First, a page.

Why In/Spectre's Kotoko Would Be the Perfect Lawyer
From helping yokai to conducting trials
In a blink-and-you-miss-it aside a few episodes back, In/Spectre dropped an interesting tidbit: Kotoko got accepted into law school. Now, as a law student myself, I can say with certainty that the same skills that make her such a good goddess of wisdom will also make her a great lawyer. While she may be studying Japanese law and not the American law I know, she has certain skills that are essential to practicing any kind of law. Let’s take a look.
First off, being a goddess of wisdom requires the same kind of creativity as practicing law. At a basic level, practicing law is the art of taking a bunch of convoluted and arbitrary rules (AKA the law) and figuring out how they apply to a given situation. As the lawyer, you can’t change what the law says or what the facts of your case are, but what you can do is connect the two in new and clever ways, which is what Kotoko often has to do for the supernatural beings she helps.
Take her work with the snake spirit, for example. The situation wasn’t going to change at all; the body had been dumped, the perpetrator had confessed, and the snake spirit saw what it saw. Those are the facts she has to work with, the “law” being the spirit’s assumptions about what everything means. Kotoko’s task is to take those assumptions, and use all of the details she has to weave a narrative that satisfies the spirit without running afoul of any of its assumptions about human behavior.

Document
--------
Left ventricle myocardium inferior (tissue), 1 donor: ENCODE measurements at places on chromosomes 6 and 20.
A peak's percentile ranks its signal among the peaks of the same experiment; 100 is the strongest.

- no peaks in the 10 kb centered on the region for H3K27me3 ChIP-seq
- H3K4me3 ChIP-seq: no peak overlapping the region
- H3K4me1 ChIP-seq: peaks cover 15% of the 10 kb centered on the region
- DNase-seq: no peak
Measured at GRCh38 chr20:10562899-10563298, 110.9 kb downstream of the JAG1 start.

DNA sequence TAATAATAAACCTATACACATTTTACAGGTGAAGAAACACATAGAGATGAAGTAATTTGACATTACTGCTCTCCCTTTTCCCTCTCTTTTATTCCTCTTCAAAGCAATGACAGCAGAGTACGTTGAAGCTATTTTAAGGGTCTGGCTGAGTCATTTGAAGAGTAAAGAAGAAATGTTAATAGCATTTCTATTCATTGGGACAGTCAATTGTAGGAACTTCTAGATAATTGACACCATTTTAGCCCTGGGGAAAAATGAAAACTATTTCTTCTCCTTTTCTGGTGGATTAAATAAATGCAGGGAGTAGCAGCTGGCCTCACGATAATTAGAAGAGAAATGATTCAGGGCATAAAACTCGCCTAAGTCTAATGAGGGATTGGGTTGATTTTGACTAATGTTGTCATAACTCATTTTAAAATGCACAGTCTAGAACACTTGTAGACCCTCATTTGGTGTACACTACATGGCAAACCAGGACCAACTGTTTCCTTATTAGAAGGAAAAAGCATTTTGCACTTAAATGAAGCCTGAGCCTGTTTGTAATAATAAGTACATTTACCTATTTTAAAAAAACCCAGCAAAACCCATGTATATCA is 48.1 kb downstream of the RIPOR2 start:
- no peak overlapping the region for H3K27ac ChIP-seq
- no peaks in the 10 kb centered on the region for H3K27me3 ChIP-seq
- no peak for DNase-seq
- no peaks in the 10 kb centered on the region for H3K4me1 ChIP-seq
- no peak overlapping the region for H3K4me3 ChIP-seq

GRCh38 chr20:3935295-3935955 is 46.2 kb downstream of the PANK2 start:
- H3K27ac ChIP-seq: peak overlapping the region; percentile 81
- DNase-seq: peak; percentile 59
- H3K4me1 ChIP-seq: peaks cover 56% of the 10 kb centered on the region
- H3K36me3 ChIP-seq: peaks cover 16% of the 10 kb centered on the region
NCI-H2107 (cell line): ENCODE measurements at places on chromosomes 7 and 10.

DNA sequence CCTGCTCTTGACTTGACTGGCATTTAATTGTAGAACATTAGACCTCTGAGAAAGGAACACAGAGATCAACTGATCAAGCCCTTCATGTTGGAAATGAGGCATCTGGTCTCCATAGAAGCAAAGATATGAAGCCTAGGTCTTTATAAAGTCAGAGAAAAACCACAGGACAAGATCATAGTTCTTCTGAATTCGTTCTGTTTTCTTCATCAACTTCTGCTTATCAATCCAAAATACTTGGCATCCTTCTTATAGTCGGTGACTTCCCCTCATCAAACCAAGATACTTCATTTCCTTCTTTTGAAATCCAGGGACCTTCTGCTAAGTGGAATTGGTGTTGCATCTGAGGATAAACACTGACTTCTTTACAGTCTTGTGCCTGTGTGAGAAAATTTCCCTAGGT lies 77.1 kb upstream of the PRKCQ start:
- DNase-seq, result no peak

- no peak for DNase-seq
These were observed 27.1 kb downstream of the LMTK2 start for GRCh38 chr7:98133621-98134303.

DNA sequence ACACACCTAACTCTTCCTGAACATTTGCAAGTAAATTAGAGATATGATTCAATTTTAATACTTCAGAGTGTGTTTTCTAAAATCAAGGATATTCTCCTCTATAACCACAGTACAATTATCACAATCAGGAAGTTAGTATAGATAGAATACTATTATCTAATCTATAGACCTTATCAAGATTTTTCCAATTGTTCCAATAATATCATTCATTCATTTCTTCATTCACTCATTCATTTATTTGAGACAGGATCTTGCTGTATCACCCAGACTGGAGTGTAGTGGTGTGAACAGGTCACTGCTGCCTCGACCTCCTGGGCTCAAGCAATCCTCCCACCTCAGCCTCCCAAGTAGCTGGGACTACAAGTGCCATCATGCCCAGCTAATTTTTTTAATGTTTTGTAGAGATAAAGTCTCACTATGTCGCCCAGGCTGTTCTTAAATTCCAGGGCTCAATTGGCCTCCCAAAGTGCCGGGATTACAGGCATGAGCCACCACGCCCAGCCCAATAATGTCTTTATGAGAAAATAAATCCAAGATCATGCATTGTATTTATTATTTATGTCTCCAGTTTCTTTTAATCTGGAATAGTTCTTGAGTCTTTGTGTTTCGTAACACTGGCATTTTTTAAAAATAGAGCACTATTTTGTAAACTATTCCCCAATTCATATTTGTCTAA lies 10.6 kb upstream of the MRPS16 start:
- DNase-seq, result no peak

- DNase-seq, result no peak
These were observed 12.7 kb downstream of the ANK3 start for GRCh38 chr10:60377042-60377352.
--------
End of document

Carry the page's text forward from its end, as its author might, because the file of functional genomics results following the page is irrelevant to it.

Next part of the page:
The key here is that Kotoko’s ultimate answer doesn’t have to be the truth so long as she can convince the spirit. A lawyer’s job isn’t to reach the truth as much as it is to make the best possible case for your side. By quickly adapting to each of the snake’s objections, Kotoko proves she has the same flexibility and ability to reframe facts that any good trial lawyer needs. Of course, one thing this situation lacks is a real opponent, which is where the Steel Lady Nanase investigation comes into play.
Gathering information is a crucial part of being a lawyer, whether it’s legal research or investigating what happened in your case. You have a client, true, but much like the yokai who initially asked Kotoko for help, your client might not know everything you need for trial. Kotoko went into this investigation not knowing much beyond rumors, but was able to combine her knowledge of the supernatural with what she learned from researching Nanase and speaking to the ghost. True, you don’t usually have to perform a dance number to talk to a witness, but magical rituals like that aren’t any more complicated than learning civil procedure (and are certainly no less arbitrary). And once that’s out of the way, Kotoko can proceed to the finale: her “trial” against Rikka to stop Steel Lady Nanase.